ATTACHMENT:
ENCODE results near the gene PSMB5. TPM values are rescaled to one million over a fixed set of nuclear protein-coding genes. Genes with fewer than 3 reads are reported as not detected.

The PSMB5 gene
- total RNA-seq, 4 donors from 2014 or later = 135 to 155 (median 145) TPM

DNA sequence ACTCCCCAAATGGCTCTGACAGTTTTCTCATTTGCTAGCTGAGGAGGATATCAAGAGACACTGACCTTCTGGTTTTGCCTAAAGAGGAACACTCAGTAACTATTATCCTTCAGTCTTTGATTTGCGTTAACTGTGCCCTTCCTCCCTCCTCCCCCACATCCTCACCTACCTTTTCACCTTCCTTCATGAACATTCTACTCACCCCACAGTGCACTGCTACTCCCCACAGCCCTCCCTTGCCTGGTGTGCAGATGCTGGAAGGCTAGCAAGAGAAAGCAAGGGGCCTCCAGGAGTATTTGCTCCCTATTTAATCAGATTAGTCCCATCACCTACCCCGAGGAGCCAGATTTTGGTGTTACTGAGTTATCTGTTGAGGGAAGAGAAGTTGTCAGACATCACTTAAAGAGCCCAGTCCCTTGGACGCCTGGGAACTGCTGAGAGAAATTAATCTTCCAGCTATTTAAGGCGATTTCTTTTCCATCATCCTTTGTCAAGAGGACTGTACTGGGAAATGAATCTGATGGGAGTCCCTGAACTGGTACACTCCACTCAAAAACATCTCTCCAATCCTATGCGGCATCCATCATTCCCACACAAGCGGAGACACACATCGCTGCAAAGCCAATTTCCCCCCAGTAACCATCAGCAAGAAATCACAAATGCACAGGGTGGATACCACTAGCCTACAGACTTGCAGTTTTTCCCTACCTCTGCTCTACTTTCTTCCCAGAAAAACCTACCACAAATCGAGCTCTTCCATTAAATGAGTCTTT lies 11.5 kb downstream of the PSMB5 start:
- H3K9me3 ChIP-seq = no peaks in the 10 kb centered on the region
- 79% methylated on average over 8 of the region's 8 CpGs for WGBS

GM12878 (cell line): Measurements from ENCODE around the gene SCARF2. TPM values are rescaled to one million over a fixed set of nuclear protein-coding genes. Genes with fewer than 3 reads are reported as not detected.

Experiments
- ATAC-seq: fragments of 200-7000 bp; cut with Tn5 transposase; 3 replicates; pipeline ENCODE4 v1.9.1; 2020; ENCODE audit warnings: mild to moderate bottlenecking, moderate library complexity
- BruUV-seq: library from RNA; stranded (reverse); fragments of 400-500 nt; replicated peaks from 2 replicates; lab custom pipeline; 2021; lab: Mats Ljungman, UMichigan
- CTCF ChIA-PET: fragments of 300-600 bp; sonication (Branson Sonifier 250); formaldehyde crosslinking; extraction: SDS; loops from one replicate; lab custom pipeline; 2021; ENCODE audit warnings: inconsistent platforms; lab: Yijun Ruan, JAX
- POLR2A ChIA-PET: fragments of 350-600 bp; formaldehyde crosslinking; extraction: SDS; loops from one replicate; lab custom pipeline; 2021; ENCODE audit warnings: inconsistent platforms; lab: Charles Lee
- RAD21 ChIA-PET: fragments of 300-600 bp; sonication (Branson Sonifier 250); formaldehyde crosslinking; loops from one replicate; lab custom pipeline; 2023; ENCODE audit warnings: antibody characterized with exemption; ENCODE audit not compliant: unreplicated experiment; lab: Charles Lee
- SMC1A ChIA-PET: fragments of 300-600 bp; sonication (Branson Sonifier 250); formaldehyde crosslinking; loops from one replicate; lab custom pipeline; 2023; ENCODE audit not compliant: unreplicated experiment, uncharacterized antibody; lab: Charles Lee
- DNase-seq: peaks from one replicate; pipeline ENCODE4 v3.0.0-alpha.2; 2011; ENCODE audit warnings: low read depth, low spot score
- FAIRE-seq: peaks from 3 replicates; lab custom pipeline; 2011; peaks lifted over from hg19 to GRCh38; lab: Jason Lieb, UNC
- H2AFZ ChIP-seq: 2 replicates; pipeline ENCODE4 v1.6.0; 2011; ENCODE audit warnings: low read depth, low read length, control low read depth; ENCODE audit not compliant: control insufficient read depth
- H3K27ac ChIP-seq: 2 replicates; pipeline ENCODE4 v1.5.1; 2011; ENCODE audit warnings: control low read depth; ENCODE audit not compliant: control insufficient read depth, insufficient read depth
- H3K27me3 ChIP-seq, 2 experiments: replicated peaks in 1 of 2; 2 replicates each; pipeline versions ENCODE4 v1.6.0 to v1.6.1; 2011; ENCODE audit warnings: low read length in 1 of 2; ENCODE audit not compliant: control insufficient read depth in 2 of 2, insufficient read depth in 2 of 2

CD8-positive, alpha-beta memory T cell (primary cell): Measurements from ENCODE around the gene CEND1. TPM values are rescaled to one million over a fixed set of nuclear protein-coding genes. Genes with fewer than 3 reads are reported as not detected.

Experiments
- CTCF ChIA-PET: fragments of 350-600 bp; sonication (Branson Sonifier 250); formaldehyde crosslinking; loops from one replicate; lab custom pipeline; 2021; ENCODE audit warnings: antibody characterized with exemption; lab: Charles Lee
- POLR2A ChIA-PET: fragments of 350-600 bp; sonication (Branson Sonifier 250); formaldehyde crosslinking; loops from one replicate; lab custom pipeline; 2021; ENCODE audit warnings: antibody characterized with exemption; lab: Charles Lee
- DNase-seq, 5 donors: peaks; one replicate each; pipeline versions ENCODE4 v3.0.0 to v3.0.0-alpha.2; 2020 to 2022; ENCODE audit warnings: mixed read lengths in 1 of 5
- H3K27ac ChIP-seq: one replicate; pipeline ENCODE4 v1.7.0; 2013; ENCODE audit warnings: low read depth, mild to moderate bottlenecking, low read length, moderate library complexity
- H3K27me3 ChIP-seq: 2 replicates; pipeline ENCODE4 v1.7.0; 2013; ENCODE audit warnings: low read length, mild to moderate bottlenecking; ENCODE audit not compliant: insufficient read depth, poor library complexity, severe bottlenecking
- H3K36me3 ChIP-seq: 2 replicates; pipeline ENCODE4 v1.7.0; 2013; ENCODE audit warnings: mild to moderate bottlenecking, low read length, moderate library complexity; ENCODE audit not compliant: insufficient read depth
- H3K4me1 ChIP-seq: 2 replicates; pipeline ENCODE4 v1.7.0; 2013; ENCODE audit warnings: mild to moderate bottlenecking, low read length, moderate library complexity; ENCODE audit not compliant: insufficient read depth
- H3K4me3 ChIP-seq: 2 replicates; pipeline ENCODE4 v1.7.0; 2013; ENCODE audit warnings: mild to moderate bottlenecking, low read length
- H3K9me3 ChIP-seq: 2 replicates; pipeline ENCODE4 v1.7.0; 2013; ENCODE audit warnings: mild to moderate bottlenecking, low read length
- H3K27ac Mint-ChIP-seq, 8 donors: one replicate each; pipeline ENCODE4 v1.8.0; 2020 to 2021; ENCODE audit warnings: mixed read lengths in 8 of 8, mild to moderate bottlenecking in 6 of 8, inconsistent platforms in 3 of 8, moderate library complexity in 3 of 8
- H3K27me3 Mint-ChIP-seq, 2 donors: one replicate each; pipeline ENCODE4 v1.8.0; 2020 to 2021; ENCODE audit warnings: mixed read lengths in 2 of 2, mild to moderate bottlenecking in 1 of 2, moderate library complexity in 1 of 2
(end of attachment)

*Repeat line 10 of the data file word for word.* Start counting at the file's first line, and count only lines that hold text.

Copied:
- BruUV-seq: library from RNA; stranded (reverse); fragments of 400-500 nt; replicated peaks from 2 replicates; lab custom pipeline; 2021; lab: Mats Ljungman, UMichigan